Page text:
The size of the sensor inside a digital camera is one of the key determinants of image quality. A large sensor will generally have larger individual pixels that offer better low-light sensitivity, provide wider dynamic range, and have richer color-depth than smaller pixels in a sensor of the same technological generation. Moreover, a large sensor camera will give the photographer more control over depth-of-field in the image and, thus, the ability to better isolate a subject from the background. On the downside, larger sensors tend to be associated with larger, more expensive camera bodies and lenses.
Of the two cameras under consideration, the Canon SX70 features a 1/2.3-inch sensor and the Sony A1 a full frame sensor. The sensor area in the A1 is 2979 percent bigger. As a result of these sensor size differences, the cameras have a format factor of, respectively, 5.6 and 1.0. The sensor in the SX70 has a native 4:3 aspect ratio, while the one in the A1 offers a 3:2 aspect.
With 49.8MP, the A1 offers a higher resolution than the SX70 (20.2MP), but the A1 nevertheless has larger individual pixels (pixel pitch of 4.16μm versus 1.18μm for the SX70) due to its larger sensor. Moreover, the A1 is a much more recent model (by 2 years and 4 months) than the SX70, and its sensor will have benefitted from technological advances during this time that further enhance the light gathering capacity of its pixel-units. Coming back to sensor resolution, it should be mentioned that neither of the two cameras has an anti-alias filter installed, so they are able to capture all the detail the sensor resolves.
The resolution advantage of the Sony A1 implies greater flexibility for cropping images or the possibility to print larger pictures. The maximum print size of the A1 for good quality output (200 dots per inch) amounts to 43.2 x 28.8 inches or 109.7 x 73.2 cm, for very good quality (250 dpi) 34.6 x 23 inches or 87.8 x 58.5 cm, and for excellent quality (300 dpi) 28.8 x 19.2 inches or 73.2 x 48.8 cm. The corresponding values for the Canon SX70 are 25.9 x 19.4 inches or 65.8 x 49.4 cm for good quality, 20.7 x 15.6 inches or 52.7 x 39.5 cm for very good quality, and 17.3 x 13 inches or 43.9 x 32.9 cm for excellent quality prints.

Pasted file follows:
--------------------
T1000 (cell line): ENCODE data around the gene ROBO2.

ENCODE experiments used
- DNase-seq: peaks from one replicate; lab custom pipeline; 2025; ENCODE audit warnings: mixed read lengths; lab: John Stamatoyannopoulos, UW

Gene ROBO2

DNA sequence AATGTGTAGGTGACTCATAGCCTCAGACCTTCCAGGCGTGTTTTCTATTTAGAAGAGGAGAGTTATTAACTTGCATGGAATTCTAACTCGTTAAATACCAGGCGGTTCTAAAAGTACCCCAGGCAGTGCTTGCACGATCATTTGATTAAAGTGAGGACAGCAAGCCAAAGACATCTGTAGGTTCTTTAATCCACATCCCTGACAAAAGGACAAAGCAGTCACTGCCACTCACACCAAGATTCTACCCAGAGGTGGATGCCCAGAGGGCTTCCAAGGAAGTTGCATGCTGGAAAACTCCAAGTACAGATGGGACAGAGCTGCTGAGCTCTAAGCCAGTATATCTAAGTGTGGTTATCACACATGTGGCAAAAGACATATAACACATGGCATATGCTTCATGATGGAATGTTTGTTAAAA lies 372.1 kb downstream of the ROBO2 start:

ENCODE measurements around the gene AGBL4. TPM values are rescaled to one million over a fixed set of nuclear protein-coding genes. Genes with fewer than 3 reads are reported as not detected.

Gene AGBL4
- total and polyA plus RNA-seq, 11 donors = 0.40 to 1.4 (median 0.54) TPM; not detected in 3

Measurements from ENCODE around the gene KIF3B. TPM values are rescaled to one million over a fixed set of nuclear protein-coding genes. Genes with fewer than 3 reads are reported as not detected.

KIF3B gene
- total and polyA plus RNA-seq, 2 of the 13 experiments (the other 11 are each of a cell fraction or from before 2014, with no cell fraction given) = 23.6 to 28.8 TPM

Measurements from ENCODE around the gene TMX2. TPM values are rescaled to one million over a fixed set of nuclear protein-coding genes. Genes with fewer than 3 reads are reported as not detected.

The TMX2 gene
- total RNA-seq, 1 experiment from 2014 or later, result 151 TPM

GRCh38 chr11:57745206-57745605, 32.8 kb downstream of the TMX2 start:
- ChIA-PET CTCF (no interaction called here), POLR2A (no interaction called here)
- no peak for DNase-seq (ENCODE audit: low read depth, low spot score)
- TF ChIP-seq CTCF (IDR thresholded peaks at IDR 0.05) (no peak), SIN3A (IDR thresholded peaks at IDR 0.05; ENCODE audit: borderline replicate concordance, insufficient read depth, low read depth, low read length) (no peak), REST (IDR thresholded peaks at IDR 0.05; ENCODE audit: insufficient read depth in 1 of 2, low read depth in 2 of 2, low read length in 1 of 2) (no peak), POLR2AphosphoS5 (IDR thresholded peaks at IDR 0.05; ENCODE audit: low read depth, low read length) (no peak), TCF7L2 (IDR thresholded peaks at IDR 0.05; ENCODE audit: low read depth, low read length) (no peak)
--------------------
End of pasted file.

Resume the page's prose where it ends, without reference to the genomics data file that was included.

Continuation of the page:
The A1 has on-sensor phase detect pixels, which results in fast and reliable autofocus acquisition even during live view operation.
Unlike the SX70, the A1 has the capacity to capture high quality composite images (YESMP) by combining multiple shots after shifting its sensor by miniscule distances. This multi-shot, pixel-shift mode is most suitable for photography of stationary objects (landscapes, studio scenes).
The Canon PowerShot SX70 HS has a native sensitivity range from ISO 100 to ISO 3200. The corresponding ISO settings for the Sony A1 are ISO 100 to ISO 32000, with the possibility to increase the ISO range to 500-102400.
For many cameras, data on sensor performance has been reported by DXO Mark. This service is based on lab testing and assigns an overall score to each camera sensor, as well as ratings for dynamic range ("DXO Landscape"), color depth ("DXO Portrait"), and low-light sensitivity ("DXO Sports"). The following table provides an overview of the physical sensor characteristics, as well as the sensor quality measurements for a selection of comparators.
| DXO |
|2.||Sony A1||Full Frame||49.8||8640||5760||8k/30p||..||..||..||..|
|6.||Canon G9 X Mark II||1-inch||20.0||5472||3648||1080/60p||21.9||12.5||522||65|
|12.||Sony A7S III||Full Frame||12.0||4240||2832||4K/120p||23.7||13.9||2520||86|
|13.||Sony A7R IV||Full Frame||60.2||9504||6336||4K/30p||26.0||14.8||3344||99|
|14.||Sony A7R III||Full Frame||42.2||7952||5304||4K/30p||26.0||14.7||3523||100|
|15.||Sony A9||Full Frame||24.0||6000||4000||4K/30p||24.9||13.3||3517||92|
|16.||Sony A7R II||Full Frame||42.2||7952||5304||4K/30p||26.0||13.9||3434||98|
Many modern cameras are not only capable of taking still images, but also of capturing video footage. The two cameras under consideration both have sensors whose read-out speed is fast enough to capture moving pictures, but the A1 provides a better video resolution than the SX70. It can shoot movie footage at 8k/30p, while the Canon is limited to 4K/30p.